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FAQ's

  • QUESTION: I'm studying Latin on my own and would like to work on my pronunciation. Do you have any suggestions for tapes or websites that may be of help?

    ANSWER: The introduction to Latin pronunciation on this site should be quite helpful; also included is audio for Wheelock's 40 chapter vocabulary lists. Also "Readings from Wheelock's Latin"--a 4-CD audio package is now available from Bolchazy-Carducci Publishers, Inc. In addition, I highly recommend  The Pronunciation and Reading of Classical Latin A Practical Guide Stephen G. Daitz, which you can purchase from Bolchazy-Carducci Publishers, Inc.
     
  • QUESTION: Can Wheelock's Latin be used to teach high school students?

    ANSWER: Yes, this is currently being done at many schools; as a basal text, the book + Workbook are usually covered in two years (roughly equivalent to two college semesters); many schools use Wheelock as a supplemental text for grammar review in second or third year; the new hardbound edition will facilitate public school adoptions. Please see the remarks by Daniel DiCenso and Karen Zeller on the Wheelock's Latin Reviews page.
     
  • QUESTION: Can Wheelock's Latin be used effectively with middle school students?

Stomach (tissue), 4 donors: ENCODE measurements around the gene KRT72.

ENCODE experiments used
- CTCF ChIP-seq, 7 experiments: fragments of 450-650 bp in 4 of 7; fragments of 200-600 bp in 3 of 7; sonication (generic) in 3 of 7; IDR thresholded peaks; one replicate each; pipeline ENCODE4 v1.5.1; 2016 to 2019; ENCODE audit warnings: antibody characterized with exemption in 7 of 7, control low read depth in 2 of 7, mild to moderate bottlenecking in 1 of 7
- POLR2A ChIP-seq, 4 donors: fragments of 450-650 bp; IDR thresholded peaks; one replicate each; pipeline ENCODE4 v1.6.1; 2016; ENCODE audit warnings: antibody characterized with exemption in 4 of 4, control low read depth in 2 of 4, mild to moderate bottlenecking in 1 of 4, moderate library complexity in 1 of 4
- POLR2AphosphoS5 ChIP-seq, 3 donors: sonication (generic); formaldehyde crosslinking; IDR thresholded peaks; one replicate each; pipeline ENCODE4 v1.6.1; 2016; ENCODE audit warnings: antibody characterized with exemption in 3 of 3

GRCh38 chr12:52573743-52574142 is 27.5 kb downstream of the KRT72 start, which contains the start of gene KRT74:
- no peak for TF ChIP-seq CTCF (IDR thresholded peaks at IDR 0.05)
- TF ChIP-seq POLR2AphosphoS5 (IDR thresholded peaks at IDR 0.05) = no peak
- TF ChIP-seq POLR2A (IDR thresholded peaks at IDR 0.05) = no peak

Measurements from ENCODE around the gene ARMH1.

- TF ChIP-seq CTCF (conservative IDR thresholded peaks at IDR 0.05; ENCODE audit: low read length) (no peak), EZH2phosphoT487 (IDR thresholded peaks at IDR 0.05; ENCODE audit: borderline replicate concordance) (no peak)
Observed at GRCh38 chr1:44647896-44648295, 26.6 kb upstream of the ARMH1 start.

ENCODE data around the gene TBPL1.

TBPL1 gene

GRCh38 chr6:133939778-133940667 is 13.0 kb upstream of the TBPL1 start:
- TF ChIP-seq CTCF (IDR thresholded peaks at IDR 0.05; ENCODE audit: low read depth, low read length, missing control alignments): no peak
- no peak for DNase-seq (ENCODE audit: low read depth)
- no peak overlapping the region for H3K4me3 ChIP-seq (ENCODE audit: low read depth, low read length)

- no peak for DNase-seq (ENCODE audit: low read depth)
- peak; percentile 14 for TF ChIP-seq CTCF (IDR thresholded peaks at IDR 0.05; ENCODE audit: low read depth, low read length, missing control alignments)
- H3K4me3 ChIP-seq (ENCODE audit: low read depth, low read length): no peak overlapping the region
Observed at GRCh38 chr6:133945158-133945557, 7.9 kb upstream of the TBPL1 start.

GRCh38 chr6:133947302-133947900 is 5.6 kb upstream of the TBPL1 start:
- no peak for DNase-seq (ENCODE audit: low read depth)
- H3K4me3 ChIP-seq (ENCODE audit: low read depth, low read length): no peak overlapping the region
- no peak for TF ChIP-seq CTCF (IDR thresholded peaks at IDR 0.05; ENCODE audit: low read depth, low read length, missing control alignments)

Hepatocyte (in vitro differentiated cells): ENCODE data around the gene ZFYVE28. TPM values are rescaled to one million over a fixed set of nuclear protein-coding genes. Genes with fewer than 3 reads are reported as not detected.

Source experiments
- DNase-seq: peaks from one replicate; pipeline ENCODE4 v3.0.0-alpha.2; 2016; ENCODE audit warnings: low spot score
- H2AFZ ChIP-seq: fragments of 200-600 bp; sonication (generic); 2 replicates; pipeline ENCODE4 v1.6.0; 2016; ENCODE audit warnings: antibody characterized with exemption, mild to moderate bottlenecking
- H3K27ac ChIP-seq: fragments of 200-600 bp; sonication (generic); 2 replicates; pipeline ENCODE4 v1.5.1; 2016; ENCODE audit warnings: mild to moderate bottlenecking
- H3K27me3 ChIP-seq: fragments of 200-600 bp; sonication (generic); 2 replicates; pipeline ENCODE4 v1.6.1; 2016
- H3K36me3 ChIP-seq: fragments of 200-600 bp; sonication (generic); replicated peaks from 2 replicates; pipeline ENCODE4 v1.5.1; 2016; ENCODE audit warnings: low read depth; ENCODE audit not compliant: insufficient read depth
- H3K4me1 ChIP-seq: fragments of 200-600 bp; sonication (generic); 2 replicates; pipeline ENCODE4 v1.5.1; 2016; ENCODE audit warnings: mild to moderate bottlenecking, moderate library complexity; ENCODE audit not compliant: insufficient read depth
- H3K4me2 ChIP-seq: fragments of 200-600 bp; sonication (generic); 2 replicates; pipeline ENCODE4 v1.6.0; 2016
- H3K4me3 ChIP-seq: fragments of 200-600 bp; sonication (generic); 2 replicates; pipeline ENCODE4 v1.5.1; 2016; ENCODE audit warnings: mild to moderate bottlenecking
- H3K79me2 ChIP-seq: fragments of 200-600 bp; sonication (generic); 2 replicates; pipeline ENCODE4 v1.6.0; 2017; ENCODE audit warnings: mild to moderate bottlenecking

• ANSWER: We've used WHEELOCK'S LATIN with our 7th-9th-graders with great success: our students cover chapters 1-16 in the 7th, 17-30 in 8th, finish it by November in the 9th and begin the 1st Catilinarian in December. The students like reading the Sententiae Antiquae because it allows them to discuss philosophy, history and culture; the emphasis is on the dialectic aspect of language rather than rote memorization. The derivatives also help them to develop their vocabularies; and they like the layout of the book and enjoy the way it presents categories of verbs, nouns, etc. --Dr. Michael L. Johnson, Head, Westminster Academy, Memphis, TN
     
  • QUESTION: Do teachers ever use Wheelock's Latin with elementary school youngsters?

    ANSWER: Yes; Michael Myer, for example, reports that "For my 5th-graders I began introducing the grammar and vocabulary of the early chapters, supplemented by worksheets comparing English grammar. In 6th grade, we would leap into Wheelock's readings and start their little brains chewing on the Roman thoughts presented in the text. This, to my mind, is one of the chief benefits of Wheelock -- that the exercises and readings are adapted from Roman authors and present Roman thoughts in Latin, not the thoughts of a modern textbook committee rendered in Latin. They would quickly become familiar with the Latin grammar and the big thing they had to do was start learning to think like a Roman."
    For further details, contact mbmyer@mindspring.com.
     
  • QUESTION: I'm tutoring a homeschool kid in his first year of Latin.Can anyone who's teaching from Wheelock give me a rough idea of how many chapters would be about equivalent to the first year of Latin in a regular high school?

    ANSWER: 20 chapters.

  • QUESTION: I am curious if anyone on this list uses Wheelock's successfully with middle school/ junior high age students?” /br>